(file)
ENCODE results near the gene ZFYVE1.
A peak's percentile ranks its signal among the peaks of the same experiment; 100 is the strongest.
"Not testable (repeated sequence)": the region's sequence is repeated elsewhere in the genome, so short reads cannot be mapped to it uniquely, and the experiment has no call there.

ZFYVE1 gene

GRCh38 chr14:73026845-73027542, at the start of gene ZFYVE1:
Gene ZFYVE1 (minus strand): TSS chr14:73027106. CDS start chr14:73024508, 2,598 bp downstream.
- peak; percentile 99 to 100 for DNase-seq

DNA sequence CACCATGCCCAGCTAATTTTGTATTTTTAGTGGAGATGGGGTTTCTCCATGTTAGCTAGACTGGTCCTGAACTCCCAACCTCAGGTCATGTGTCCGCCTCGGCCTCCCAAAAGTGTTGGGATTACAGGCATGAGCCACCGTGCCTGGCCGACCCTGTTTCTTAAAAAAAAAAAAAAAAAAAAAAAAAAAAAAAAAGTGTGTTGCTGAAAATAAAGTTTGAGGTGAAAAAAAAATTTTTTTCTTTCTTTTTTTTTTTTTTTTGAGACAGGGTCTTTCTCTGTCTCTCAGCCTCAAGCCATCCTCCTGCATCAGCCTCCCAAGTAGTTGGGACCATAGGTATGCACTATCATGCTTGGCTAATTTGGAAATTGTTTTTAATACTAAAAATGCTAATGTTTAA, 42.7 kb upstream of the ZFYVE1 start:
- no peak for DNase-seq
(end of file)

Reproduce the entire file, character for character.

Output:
ENCODE results near the gene ZFYVE1.
A peak's percentile ranks its signal among the peaks of the same experiment; 100 is the strongest.
"Not testable (repeated sequence)": the region's sequence is repeated elsewhere in the genome, so short reads cannot be mapped to it uniquely, and the experiment has no call there.

ZFYVE1 gene

GRCh38 chr14:73026845-73027542, at the start of gene ZFYVE1:
Gene ZFYVE1 (minus strand): TSS chr14:73027106. CDS start chr14:73024508, 2,598 bp downstream.
- peak; percentile 99 to 100 for DNase-seq

DNA sequence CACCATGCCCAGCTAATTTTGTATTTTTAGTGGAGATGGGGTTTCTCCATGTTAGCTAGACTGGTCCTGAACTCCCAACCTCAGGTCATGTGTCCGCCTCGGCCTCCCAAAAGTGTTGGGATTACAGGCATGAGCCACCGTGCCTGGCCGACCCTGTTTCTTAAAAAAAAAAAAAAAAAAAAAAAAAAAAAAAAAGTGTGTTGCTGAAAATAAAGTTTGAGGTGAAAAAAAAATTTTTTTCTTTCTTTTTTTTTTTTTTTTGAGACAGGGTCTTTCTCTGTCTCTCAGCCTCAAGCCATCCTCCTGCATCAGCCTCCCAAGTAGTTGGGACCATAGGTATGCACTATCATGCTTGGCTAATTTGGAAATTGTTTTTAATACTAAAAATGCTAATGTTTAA, 42.7 kb upstream of the ZFYVE1 start:
- no peak for DNase-seq